Grant Winners

September 30, 2010

THE LEVERHULME TRUST

RESEARCH PROJECT GRANTS

Basic sciences

Award winner: Hui Lu

Institution: University of Manchester

Value: £157,487

Towards an understanding of weak and transient protein-protein interactions

Award winner: Joseph Harrity

Institution: University of Sheffield

Value: £106,634

Conjunctive reagents towards a novel molecular toolbox

Award winner: Francis Keenan

Institution: Queen's University Belfast

Value: £157,536

In the blink of an eye: high-speed observations of the Sun and other stars

Award winner: Richard Syms

Institution: Imperial College London

Value: £169,004

Optical field gradients in solution chemistry

Award winner: William James Parnell

Institution: University of Manchester

Value: £228,721

The influence of microstructure on wave and front propagation through heterogeneous media

Award winner: Ian Penton-Voak

Institution: University of Bristol

Value: £150,143

Dynamic beauty: studying social impressions with realistic stimuli

Award winner: Rob Wilson

Institution: University of St Andrews

Value: £249,759

Reconstructing 8,000 years of environmental and landscape change in the Cairngorms

Award winner: Konstanze Rietsch

Institution: King's College London

Value: £104,0

A Lie-theoretic approach to derived categories of flag varieties

Award winner: Julie Gough

Institution: University of Manchester

Value: £189,360

Substrate control of cell shape and effect on gene expression

Award winner: Guillaume Rousselet

Institution: University of Glasgow

Value: £116,899

Effects of age, luminance and pupil size on retinal and cortical processing speed

Award winner: Benjamin Ward

Institution: Cardiff University

Value: £151,034

Chiral calcium complexes: green catalysts for the future

Award winner: Andrew Smith

Institution: Royal Holloway, University of London

Value: £117,178

Sensory integration in human brain areas involved in monitoring self-motion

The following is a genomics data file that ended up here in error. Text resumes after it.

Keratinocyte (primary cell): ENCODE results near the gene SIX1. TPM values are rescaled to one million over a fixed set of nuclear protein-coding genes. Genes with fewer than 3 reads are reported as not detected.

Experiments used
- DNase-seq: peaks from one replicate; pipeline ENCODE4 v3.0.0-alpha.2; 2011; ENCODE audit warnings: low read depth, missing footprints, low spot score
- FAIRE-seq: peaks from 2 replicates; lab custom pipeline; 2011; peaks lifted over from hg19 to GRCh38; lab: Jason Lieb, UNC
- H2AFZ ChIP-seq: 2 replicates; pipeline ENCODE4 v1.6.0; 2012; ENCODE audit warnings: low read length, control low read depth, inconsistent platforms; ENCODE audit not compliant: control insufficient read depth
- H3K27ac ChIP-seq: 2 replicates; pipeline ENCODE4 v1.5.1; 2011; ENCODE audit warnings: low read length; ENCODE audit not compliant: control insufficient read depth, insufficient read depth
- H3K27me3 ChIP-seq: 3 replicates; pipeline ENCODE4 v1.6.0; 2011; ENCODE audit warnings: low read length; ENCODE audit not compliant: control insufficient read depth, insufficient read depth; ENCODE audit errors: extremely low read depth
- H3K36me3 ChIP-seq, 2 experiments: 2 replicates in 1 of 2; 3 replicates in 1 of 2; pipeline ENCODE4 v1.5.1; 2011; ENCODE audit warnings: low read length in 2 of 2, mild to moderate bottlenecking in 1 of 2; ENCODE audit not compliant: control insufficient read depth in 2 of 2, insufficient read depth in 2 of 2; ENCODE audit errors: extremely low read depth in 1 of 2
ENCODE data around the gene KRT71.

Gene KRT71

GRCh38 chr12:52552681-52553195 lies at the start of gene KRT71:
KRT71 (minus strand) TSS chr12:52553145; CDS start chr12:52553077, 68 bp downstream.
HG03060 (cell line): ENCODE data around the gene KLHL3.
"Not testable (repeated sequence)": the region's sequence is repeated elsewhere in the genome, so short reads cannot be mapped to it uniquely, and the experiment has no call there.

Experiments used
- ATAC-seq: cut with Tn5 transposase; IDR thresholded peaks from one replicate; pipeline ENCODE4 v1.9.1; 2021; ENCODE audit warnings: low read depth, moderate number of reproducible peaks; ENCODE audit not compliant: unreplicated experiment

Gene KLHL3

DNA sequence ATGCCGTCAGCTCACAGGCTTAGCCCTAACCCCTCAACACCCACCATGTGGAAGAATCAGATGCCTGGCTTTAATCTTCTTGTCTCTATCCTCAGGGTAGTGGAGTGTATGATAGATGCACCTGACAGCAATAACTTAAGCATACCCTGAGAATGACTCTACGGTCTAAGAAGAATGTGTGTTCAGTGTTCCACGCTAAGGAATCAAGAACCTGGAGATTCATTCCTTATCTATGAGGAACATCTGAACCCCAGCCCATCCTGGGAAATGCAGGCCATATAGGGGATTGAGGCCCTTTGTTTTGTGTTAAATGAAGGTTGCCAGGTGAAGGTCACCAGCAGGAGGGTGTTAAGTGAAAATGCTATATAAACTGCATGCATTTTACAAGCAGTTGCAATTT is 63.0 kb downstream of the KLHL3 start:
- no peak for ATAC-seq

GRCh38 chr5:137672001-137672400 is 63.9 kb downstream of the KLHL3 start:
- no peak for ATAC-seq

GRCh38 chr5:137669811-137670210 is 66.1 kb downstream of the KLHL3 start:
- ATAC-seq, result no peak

Award winner: Peter Bernath

Institution: University of York

Value: £212,922

Molecules in cool stars, brown dwarfs and exoplanets

Award winner: Graham Worth

Institution: University of Birmingham

Value: £123,390

Developing on-the-fly quantum dynamics for proton transfer in enzyme catalysis

Award winner: Chris Cooper

Institution: University of Essex

Value: £208,935

Gas signalling and biological energy

Award winner: Pietro Ballone

Institution: Queen's University Belfast

Value: £206,668

Sensing atomic-scale electric fields by self-organised lipid layers on mercury

Award winner: Martha Clokie

Institution: University of Leicester

Value: £124,846

Functional viromics of Cyanobacterium Synechococcus WH7803 infection by S-PM2

Award winner: Patrick Lemoine

Institution: University of Ulster

Value: £100,280

Role of ionic buffer and protein sheet on the toughness of mature enamel

Award winner: Mike Finnis

Institution: Imperial College London

Value: £228,914

Quantum mechanics of dislocations and grain boundaries in alumina

Award winner: Steven Andrews

Institution: University of Bath

Value: £95,780

Terahertz circular dichroism spectroscopy

Award winner: Ralph Kenna

Institution: Coventry University

Value: £85,742

Mythological networks

Award winner: Stefan Hollands

Institution: Cardiff University

Value: £53,420

Quantum field theory on curved spacetimes, the operator expansion and dark energy

IN DETAIL

Humanities (international networks)

Award winner: Angeliki Lymberopoulou

Institution: The Open University

Value: £176,600

Damned in hell in the frescoes of Venetian-dominated Crete (13th-17th centuries)

Crete was ruled by the Venetians from 1211 until 1669. A culturally prolific period, it provides one of the most prolonged case studies in cultural interaction between two groups - the native Greek Orthodox population and the Venetian colonists. A lasting monument to this era comprises the 750 surviving churches with fresco decorations. No fewer than 77 of these fresco cycles contain representations of hell and these form the focus for this study. The team hopes to provide material for future research in key iconographic subjects to understand their social and historic context.

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